"Oh my goodness." was all I said.
"It's the first apology I've ever gotten" Sharon the bus driver said, "and I get honked at a lot."

I took some cookies over to the girls house and left it by the front tire of her car. I went home and walked around my kitchen, thinking that she really should have came over to apologize directly to me, or written me a note, or something. This is ridiculous.
I went back out to go knock on her door, and tell her face to face that everything was okay. But the car was gone, as was the note and the cookies.
I think about how I would feel if I found out I had honked at the bus full of disabled kids and a mother was standing just yards away to witness it. A mother who lives next door to me. I would be so ashamed and probably a little suicidal. I would cry for hours and remember the shame for the rest of my life.
I hope the girl is okay. I'm a little broken hearted for her.

Wednesday, January 14, 2009

I dreamt the other night that Charlotte's oxygen tubing was kind of a leash that kept her tethered to earth.

When Charlotte meets someone new, they see her sitting in her stroller and ask "Can she walk?" No.
"Does she crawl?"
No.
Sometimes they talk to her, and wait a moment, awkwardly wondering if she will talk back. She usually smiles and shakes her head. I shake mine too.
She doesn't talk yet. Maybe someday.

Sometimes I get anxious and I so desperately want them to understand how wonderful she is, how much she can do, how much she understands. I show them how she can sit on her own and I hand her things to play with. I try and get her to laugh. I ruffle her thick hair and kiss her forehead. She is wonderful. Wonderful. Please see it!

Some people look away when they see us. They may smile at Ella in her car seat, smile at her hair and her big toothless baby grin. Then they look at Charlotte, and look away.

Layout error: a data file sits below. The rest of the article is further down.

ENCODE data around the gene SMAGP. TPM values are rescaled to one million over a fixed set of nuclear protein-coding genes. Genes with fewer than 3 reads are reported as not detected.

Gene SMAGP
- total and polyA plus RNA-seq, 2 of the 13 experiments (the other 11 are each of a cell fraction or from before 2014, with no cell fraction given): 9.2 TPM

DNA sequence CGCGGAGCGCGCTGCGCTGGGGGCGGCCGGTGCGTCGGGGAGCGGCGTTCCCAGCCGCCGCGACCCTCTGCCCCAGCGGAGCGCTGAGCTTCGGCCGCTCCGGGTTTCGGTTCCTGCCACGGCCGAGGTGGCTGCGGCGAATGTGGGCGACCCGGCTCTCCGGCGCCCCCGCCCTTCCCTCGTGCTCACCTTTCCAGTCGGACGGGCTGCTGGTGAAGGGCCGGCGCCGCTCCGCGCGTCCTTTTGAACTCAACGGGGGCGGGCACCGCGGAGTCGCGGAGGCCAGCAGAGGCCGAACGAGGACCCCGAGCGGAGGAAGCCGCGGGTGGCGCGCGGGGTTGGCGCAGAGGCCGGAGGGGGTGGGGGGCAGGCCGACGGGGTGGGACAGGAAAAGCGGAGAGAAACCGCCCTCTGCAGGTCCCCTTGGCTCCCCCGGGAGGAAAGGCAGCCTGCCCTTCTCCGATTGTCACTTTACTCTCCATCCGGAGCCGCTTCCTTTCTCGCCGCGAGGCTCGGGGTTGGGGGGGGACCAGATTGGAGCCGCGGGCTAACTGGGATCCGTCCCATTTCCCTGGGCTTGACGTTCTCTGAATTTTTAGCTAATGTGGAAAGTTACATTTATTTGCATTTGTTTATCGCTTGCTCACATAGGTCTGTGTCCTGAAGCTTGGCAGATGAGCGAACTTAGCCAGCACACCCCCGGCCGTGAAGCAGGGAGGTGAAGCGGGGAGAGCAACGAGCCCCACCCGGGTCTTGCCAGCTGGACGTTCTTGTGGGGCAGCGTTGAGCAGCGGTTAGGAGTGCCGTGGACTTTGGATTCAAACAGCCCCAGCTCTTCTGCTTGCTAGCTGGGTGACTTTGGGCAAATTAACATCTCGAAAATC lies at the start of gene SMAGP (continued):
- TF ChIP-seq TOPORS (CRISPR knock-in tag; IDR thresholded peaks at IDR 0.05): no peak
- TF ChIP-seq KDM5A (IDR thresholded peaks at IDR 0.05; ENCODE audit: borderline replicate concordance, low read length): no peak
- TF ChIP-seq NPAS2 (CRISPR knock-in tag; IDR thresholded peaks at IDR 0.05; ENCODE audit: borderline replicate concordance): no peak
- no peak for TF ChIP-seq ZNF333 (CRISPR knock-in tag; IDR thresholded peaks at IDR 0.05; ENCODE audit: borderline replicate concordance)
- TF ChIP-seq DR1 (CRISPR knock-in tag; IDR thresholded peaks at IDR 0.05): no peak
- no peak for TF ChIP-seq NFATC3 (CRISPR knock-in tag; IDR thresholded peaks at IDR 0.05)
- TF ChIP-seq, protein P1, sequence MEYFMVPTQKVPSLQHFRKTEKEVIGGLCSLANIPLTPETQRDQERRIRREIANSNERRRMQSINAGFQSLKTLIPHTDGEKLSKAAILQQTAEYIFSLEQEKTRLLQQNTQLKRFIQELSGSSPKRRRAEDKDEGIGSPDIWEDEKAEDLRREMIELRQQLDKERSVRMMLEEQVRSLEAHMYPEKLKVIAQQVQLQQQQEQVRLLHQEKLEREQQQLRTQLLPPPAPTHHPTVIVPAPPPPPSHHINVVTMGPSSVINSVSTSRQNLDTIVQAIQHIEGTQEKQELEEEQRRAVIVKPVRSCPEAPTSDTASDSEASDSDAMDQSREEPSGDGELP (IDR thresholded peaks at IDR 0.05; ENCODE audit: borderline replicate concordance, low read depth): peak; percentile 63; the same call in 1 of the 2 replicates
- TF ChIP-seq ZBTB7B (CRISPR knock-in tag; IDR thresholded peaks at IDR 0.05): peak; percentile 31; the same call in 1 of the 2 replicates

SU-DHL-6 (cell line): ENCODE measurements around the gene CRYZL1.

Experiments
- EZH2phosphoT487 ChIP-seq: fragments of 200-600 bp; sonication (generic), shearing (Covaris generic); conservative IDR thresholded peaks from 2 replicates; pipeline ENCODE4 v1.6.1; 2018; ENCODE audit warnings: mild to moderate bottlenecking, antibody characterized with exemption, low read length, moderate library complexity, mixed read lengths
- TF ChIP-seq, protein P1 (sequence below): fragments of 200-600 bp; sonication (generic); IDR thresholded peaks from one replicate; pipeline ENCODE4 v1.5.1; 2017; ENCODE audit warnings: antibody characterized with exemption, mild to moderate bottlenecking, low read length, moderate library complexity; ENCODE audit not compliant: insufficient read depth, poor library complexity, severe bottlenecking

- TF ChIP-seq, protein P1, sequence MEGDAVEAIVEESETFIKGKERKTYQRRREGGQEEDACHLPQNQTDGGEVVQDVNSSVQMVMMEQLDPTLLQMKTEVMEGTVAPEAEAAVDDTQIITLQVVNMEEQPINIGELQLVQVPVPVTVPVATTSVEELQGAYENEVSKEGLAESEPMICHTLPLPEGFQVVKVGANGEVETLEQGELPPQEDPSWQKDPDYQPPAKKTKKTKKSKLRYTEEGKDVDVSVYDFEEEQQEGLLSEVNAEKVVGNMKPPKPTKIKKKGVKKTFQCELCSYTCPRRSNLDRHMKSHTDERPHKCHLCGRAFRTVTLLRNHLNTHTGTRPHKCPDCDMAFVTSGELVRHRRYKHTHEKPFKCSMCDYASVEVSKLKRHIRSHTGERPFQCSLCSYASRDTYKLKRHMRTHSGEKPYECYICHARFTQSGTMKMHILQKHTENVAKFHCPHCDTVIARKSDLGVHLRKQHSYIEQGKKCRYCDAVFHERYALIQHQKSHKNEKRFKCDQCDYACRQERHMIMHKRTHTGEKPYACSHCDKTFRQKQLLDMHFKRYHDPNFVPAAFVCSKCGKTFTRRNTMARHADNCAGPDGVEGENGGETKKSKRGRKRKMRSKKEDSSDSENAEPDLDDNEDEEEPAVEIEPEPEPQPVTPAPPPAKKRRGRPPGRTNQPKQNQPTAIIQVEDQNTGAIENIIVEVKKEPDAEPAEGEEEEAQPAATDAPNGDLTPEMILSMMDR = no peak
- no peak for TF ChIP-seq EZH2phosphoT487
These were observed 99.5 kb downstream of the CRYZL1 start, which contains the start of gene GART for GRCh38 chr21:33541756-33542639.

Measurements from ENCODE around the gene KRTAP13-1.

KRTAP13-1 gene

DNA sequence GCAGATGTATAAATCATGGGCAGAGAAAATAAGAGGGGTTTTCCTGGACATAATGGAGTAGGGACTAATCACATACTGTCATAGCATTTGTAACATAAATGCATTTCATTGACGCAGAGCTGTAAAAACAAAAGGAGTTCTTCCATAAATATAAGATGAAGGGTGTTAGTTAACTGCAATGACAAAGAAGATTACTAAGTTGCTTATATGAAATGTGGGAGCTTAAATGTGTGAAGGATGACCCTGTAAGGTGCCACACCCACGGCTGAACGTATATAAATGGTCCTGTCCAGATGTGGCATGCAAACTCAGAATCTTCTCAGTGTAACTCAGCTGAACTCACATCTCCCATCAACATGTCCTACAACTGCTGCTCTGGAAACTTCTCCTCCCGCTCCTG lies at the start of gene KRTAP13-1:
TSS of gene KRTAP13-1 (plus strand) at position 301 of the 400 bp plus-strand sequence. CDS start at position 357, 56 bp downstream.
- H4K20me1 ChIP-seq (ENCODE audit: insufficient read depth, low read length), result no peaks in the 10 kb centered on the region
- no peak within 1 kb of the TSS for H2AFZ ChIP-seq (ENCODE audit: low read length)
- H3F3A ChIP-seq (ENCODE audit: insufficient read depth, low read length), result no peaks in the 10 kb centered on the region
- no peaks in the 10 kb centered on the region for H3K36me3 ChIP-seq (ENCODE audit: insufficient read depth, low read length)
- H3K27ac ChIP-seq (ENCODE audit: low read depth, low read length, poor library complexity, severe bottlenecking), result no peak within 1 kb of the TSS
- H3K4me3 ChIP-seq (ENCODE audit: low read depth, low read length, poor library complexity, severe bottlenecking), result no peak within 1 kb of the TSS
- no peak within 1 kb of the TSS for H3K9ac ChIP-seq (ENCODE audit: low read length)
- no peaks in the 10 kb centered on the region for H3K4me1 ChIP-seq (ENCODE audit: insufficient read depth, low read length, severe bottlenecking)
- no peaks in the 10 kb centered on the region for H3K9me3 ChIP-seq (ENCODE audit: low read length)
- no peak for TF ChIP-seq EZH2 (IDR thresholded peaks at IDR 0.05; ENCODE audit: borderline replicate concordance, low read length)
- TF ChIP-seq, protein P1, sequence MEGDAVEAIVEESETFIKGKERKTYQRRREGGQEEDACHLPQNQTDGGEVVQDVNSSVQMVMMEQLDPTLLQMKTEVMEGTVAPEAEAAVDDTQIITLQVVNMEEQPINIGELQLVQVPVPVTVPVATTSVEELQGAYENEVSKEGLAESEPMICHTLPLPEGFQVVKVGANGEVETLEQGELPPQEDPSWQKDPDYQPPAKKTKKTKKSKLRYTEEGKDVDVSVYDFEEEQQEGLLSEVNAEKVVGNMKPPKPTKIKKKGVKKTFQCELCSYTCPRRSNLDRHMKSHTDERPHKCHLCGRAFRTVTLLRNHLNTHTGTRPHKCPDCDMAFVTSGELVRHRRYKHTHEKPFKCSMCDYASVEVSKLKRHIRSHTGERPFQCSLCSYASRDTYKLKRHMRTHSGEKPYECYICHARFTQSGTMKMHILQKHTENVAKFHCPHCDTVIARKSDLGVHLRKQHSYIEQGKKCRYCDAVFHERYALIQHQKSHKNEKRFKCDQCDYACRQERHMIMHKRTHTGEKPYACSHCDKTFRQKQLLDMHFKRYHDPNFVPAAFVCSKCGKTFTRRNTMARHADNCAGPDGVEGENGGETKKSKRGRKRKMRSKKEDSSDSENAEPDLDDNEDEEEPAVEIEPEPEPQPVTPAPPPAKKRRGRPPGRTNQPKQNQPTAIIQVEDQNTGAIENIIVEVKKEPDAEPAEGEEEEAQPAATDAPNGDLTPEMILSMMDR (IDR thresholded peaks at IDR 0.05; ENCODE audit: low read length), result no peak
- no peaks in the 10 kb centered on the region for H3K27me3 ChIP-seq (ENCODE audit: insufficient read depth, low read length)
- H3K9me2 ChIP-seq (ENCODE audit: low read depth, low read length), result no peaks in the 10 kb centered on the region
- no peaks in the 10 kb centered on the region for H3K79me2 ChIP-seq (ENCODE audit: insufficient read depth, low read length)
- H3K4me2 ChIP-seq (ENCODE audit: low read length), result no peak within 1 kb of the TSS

They see a child with funny features and oxygen and hearing aides. They see a child who won't do much, won't be much. Probably won't be here long. They feel sorry for me and look away.
But some don't look away.
Some see big beautiful eyes and and unique feminine features--tiny nose, pink lips, porcelain skin. Some see a child with potential who needs help unlocking it, hearing aides, special school... who needs oxygen tubing to keep her tethered to earth. They see purpose, a child of God.
I am so grateful for these people.

No matter what they see, I hope they all realize that they are seeing a child who is loved.
Charlotte is so, so loved. Whether or not they ever know how special she is, how unique and amazing, they should know first that she is loved.

Monday, January 12, 2009





For a very long time, Charlotte weighed 15 lbs. (I know, another posting about weight. Do I think about anything else?) She was slowly getting taller but her weight did not change. She had tiny skinny shoulders and a huge head "like an orange on a toothpick." Her hair was thinning and getting lighter. I didn't see any of this. I kept taking pictures and spoon feeding her rice cereal. She looked beautiful to me.
Her doctor suggested we see a nutritionist who would help us learn how to "power pack" her meals. I had to journal everything she ate for a week and then we went in to the GI clinic. I remember thinking that written down, Charlotte's diet seemed pretty sparse and I fibbed a bit in the journal to make it seem more substantial. My exaggerations didn't help. The nutritionist was horrified at how small Charlotte was. She looked at her diet sheet and said it didn't begin to come close to being enough. She stomped into the hall and brought back a toddler with a g-tube, made me look at it and told me Charlotte needed one too.